What is one failure you had as an entrepreneur, and how did you overcome it?

Evisort is my second startup. I created one when I was 18 out of my dorm room with my dorm mates. The idea was to build a natural language processing-based tech tool that helped people write better. An early version of Grammarly. We were too excited about the science fiction component of it. We thought we could make a breakthrough in science with it. We spent 90% of our time on coding the product and 10% on the business side. A lot of technical entrepreneurs fall into a similar fallacy of thinking if they build really good technology, it will market itself. This was more true in the social media era of Internet technologies but when you are building an enterprise application, the customer needs to be part of the development journey.

What is one business idea that you’re willing to give away to our readers?

When I moved to the Bay Area I wanted to play sports. I think about college and kids, everyone has leagues to join. But what about leagues for adults? I think there is a large gap from a social networking perspective for folks who come together to do shared activities, whether it is going on hikes or playing sports. It doesn’t have to be competitive and you don’t have to be a weekend warrior to go and play five on five pickup basketball. I think there is a really big disconnect for folks, especially in urban areas, where they aren’t meeting each other, not in a structured low pressure environment. They aren’t meeting each other to make friends. Just because you are an adult doesn’t mean you don’t want to play sports and make friends.

What is the best $100 you recently spent? What and why?

Taking out a vendor to dinner. The dinner was important, we talked about life values and a little bit of work. But I ended up getting advice on PR strategy from someone who has been an expert in legal technology for the past two decades. The ideas that come when you have a free-flowing conversation with someone are priceless, and they are not something you can get in a phone call or video conference. Meeting people in person, for coffee or dinner and being human in a business environment is very important.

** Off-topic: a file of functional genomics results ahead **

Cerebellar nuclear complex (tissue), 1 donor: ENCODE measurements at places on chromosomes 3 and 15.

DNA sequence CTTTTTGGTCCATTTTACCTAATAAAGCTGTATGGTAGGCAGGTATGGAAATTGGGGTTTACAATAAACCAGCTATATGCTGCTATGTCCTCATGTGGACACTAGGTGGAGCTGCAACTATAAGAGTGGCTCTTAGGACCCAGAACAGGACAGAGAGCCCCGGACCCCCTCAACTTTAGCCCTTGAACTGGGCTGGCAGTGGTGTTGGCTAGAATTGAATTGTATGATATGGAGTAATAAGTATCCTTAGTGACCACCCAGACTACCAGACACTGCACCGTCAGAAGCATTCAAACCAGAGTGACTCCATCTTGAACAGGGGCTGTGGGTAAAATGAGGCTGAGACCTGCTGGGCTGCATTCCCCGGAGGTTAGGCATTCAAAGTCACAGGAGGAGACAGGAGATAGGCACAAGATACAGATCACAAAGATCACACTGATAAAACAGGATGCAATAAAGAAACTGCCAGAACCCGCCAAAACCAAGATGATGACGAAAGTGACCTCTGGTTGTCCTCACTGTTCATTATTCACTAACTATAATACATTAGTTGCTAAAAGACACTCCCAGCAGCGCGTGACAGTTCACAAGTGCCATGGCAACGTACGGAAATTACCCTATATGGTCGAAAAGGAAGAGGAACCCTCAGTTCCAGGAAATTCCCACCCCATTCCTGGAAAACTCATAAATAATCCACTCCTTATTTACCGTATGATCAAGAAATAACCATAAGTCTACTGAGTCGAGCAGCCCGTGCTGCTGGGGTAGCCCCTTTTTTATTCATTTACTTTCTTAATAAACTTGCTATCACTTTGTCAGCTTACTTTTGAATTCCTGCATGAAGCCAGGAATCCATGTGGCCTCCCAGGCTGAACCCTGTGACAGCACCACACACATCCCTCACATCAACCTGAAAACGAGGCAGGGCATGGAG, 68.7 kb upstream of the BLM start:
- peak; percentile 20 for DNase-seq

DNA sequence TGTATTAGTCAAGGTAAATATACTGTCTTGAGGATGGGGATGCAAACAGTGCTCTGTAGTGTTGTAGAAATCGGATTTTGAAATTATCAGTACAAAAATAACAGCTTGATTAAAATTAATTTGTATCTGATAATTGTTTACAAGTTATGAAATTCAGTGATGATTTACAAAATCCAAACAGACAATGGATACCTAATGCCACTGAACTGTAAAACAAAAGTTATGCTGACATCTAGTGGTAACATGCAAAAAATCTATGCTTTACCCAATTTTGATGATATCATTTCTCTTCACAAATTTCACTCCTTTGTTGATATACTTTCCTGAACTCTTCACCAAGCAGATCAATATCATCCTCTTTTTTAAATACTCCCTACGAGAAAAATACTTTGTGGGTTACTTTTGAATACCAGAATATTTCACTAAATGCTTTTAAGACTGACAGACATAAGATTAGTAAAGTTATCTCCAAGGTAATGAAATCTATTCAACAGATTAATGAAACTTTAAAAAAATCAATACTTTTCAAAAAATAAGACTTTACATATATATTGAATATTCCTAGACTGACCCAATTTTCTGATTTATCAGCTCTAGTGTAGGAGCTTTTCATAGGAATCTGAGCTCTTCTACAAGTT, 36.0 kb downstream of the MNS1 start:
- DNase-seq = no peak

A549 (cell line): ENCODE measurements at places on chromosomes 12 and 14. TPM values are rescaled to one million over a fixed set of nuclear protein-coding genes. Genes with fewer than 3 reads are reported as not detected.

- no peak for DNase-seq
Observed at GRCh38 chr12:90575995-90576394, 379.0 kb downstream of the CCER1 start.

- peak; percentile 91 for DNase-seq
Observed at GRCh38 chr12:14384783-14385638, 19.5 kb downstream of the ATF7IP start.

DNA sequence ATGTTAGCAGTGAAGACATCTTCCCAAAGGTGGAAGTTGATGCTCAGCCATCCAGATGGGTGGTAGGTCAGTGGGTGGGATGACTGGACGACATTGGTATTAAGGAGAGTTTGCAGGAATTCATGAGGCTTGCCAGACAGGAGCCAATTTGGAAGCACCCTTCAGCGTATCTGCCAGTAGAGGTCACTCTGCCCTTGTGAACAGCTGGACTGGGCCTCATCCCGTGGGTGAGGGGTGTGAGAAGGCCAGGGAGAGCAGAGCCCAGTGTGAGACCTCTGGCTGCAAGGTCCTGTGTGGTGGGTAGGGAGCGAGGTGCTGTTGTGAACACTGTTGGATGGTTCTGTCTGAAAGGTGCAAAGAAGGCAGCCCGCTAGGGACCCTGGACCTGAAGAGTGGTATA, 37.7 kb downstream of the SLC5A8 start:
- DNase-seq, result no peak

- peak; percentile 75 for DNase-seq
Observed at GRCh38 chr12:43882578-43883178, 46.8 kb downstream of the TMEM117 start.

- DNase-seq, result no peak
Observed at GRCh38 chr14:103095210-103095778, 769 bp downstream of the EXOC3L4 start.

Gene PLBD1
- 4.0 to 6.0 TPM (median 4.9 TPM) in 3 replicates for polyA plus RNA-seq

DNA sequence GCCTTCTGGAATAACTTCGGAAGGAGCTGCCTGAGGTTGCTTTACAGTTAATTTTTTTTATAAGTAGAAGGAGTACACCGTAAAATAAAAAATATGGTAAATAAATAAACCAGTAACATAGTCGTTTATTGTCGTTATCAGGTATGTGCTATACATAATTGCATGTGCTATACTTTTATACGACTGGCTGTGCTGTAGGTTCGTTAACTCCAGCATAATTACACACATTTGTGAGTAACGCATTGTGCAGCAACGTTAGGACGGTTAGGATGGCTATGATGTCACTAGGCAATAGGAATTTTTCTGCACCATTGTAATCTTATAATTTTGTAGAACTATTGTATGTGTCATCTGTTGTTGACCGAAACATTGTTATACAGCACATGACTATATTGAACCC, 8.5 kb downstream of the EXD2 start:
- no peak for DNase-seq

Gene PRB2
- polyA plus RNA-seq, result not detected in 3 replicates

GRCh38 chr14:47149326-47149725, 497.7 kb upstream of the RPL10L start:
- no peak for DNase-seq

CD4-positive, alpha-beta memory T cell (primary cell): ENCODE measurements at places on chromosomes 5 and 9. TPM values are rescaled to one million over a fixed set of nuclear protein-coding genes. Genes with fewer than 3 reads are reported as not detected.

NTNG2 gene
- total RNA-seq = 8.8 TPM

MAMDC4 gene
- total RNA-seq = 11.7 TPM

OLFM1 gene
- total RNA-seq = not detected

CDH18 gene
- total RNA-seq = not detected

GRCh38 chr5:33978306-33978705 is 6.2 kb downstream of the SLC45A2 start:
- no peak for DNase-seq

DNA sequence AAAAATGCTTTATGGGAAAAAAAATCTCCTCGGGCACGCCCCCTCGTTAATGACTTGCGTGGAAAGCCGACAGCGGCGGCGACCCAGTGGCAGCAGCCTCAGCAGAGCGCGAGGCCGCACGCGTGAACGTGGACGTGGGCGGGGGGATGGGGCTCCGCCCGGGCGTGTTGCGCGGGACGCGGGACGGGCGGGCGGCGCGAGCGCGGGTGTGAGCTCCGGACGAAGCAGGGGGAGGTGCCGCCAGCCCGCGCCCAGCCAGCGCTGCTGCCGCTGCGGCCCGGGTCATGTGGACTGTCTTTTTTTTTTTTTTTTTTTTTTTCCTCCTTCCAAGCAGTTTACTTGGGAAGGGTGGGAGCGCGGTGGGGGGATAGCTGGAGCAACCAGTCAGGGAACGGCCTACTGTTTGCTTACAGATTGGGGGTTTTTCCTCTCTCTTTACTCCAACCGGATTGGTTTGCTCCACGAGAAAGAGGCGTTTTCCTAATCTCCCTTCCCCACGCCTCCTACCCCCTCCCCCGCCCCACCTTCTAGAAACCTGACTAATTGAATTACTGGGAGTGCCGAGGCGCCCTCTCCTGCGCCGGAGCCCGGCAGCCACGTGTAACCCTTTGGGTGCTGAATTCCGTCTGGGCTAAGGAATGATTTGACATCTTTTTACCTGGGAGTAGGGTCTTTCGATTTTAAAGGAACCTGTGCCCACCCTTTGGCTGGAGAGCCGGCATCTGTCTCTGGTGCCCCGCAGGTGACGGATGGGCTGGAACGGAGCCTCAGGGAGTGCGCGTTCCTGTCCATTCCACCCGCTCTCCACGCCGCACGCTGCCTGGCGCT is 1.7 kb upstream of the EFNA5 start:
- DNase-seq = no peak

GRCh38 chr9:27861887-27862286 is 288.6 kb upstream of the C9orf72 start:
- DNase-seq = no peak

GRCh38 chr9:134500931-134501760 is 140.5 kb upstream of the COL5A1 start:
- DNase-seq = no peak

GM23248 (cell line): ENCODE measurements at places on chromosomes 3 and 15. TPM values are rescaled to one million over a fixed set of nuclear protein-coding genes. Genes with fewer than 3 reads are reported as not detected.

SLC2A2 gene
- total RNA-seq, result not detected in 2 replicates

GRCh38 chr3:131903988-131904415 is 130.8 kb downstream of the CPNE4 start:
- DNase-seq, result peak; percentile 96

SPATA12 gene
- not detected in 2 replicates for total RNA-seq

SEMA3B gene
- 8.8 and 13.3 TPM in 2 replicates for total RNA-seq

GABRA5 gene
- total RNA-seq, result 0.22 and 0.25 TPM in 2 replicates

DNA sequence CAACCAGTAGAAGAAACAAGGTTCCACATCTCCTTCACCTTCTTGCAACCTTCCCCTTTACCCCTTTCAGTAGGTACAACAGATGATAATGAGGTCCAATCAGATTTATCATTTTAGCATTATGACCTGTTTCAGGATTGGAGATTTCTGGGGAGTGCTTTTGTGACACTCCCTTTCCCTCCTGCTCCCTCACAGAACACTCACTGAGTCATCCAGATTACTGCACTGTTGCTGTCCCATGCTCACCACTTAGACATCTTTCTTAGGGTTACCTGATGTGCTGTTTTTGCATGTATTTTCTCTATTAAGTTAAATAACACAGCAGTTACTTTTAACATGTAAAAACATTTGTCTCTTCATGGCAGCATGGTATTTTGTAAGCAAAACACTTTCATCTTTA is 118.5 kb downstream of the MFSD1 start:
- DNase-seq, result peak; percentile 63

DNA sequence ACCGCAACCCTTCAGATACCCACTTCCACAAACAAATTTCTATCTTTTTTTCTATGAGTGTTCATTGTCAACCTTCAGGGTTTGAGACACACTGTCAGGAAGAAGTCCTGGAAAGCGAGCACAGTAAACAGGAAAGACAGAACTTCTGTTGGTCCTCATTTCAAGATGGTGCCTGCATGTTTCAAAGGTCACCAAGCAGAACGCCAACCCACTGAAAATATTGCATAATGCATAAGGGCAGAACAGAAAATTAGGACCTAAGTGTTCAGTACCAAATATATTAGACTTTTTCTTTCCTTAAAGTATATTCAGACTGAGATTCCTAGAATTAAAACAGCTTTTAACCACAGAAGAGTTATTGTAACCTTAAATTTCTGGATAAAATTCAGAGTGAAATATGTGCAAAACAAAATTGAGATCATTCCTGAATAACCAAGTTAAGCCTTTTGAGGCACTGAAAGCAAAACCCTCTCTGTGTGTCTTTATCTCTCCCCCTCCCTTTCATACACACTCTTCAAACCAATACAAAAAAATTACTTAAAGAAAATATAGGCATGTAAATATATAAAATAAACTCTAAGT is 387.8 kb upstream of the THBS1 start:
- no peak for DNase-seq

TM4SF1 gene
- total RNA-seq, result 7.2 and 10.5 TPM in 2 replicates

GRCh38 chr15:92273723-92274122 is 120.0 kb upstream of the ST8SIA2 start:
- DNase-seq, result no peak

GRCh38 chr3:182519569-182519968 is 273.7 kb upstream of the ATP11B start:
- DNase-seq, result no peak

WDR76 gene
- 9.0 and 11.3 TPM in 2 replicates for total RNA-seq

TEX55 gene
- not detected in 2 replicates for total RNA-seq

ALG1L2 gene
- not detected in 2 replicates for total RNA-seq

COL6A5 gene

What is one piece of software or a web service that helps you be productive?

I really enjoy using my Apple Watch because it helps me stay on top of my calendar and helps me know when I need to end my meetings to make the next one. I’ve been in meetings that have gone on really long because the meeting is going really well, so having something discreet that can buzz me without looking like I’m checking my phone during a meeting has been game changing.

What is the one book that you recommend our community should read and why?

I read a book in an entrepreneurship class while I was in undergrad called The Monk and The Riddle. In the book, the author discussed the concept of a “deferred life plan.” The deferred life plan is the idea of deferring what you actually want to do to do something you feel like you must do now. I think happiness is avoiding the deferred life plan and living right now. Leading a high growth startup in Silicon Valley is a high pressured job, but building Evisort has been my dream. This is my life plan, and I’m living it now. I feel truly blessed to be able to live my life plan right now.

What is your favorite quote?

“Hard work beats talent when talent fails to work hard.”

Key Learnings:

  • AI is an exciting and fast paced industry that needs more trust and support. It needs to be viewed as a fundamental tool like prior advancements before it, and only then will it be used to its maximum capacity.
  • Have faith in the journey you take for your company/start-up. Keep the customer in mind throughout it and have a balanced approach with your time and investment toward the different segments of your company. Most importantly, live the life you want to live now, don’t wait.
  • Lean on your client for feedback and utilize it for advancements in your company and its offerings.
  • Relationships with clients, vendors and colleagues are critical to success. Lean on them for support and keep in mind that face to face conversations can go a long way.